Many complimentary security solutions to ATP use external Mail Transfer Agents (MTAs) to scan messages outside of Office 365, but these systems can inadvertently disable Microsoft’s security in the process. IRONSCALES was founded in part to extend the basic security available through Office 365 with powerful protections that achieve the following:

  • Offer superior protection against advanced and targeted threats not addressed by Microsoft ATP
  • Offer Microsoft's customers decentralized threat intelligence for their SOC or security teams which is actionable and scalable
  • Offer a complimentary and much needed layer of defense if you are leveraging all the email security features of Office 365 such as archiving and Data Leak Prevention (DLP).

IRONSCALES is an automated phishing detection and remediation platform that offers an additional layer of protection with security in the mailbox itself.

A major part of the platform is IronSights, the most advanced mailbox-level anomaly detection, based on a patented contextual and human behavioral analysis that proactively combats impersonation and spoofing emails in real-time. IronSights was built to automatically find the malicious emails that were sophisticated enough to bypass MS Office ATP and land in inboxes. Using machine learning algorithms, IronSights continuously studies every employee's inbox to detect anomalies and communication habits based on a sophisticated user behavioral analysis. All suspicious emails are visually flagged the second an email hits an inbox, and a quick button link inside Outlook & Gmail toolbar enables instant SOC team notification while prompting security tools for further investigation and immediate remediation.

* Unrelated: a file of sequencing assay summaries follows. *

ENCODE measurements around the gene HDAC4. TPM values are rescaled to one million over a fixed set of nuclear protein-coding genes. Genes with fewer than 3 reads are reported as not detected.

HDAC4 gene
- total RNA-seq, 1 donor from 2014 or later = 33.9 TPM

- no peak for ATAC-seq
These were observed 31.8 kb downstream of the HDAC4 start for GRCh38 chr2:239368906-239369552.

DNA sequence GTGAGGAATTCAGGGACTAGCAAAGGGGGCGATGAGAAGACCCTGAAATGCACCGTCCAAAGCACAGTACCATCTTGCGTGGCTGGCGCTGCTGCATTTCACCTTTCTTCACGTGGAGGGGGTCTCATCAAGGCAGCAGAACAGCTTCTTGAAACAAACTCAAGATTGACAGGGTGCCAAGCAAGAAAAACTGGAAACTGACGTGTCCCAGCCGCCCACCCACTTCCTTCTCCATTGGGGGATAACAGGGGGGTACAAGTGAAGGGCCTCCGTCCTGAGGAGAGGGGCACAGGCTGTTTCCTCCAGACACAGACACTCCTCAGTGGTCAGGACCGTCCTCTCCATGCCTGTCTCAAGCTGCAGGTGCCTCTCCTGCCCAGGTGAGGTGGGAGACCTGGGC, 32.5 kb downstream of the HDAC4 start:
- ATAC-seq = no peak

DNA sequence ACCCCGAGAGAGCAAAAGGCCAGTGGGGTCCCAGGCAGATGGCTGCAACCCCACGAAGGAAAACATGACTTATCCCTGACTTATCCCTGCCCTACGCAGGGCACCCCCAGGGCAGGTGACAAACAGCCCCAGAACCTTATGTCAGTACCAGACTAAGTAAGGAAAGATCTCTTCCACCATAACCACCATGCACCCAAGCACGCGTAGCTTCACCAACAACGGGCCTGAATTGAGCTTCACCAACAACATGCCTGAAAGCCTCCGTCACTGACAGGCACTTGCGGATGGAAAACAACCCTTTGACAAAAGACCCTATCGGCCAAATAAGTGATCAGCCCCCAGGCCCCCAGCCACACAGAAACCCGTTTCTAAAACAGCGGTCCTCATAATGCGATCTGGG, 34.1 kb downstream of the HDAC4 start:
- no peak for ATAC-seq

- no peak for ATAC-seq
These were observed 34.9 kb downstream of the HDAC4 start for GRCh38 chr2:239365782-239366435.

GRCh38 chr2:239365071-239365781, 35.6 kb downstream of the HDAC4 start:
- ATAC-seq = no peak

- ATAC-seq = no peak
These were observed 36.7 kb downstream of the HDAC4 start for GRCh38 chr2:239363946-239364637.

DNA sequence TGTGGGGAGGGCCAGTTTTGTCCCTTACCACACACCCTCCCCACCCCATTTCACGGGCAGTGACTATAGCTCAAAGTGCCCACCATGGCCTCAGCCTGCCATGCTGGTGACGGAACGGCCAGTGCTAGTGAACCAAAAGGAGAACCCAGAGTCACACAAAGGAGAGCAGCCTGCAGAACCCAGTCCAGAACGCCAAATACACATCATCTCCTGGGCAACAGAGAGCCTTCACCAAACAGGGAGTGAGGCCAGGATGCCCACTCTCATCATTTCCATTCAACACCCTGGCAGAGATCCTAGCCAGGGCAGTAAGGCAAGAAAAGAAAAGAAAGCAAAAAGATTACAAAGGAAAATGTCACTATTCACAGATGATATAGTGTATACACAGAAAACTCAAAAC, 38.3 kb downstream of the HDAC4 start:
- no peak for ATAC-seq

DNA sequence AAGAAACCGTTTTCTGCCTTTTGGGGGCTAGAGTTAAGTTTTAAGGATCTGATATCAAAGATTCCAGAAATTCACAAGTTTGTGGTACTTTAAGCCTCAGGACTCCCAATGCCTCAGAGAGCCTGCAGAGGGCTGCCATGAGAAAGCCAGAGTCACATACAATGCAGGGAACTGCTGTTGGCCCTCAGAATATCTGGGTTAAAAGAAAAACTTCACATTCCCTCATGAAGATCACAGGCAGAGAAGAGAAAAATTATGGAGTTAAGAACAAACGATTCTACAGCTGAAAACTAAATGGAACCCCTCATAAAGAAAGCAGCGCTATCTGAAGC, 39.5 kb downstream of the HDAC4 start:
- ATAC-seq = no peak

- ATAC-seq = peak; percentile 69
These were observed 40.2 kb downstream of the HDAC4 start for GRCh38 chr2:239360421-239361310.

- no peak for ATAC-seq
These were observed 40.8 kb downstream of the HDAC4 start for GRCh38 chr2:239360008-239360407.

Acting as a Virtual Security member to flag suspicious emails as they hit the user’s inbox, IronSights utilizes machine intelligence to reduce the risk of human error in identifying malicious emails, and it gives organizations a mailbox-layer of defense to ensure unprecedented protection and threat remediation. And when an attack is detected or reported by end users, IronTraps, our automated incident response module, kicks into action with fully-automated remediation and enterprise-wide removal of all malicious emails even if there are no indicators of compromise unlike ATP's Zero Hour Auto Purge (ZAP) that can only remediate malware that has reached users’ inboxes based on content scanned by the AV and Sandbox.

To learn more about how IronSights can work in tandem with MS Office 365 ATP, or without it altogether, visit To learn why industry analyst Ovum calls the IRONSCALES’ phishing prevention, detection and response platform one to watch “for their potential impact on markets and could be suitable for certain enterprise and public sector IT organizations,” visit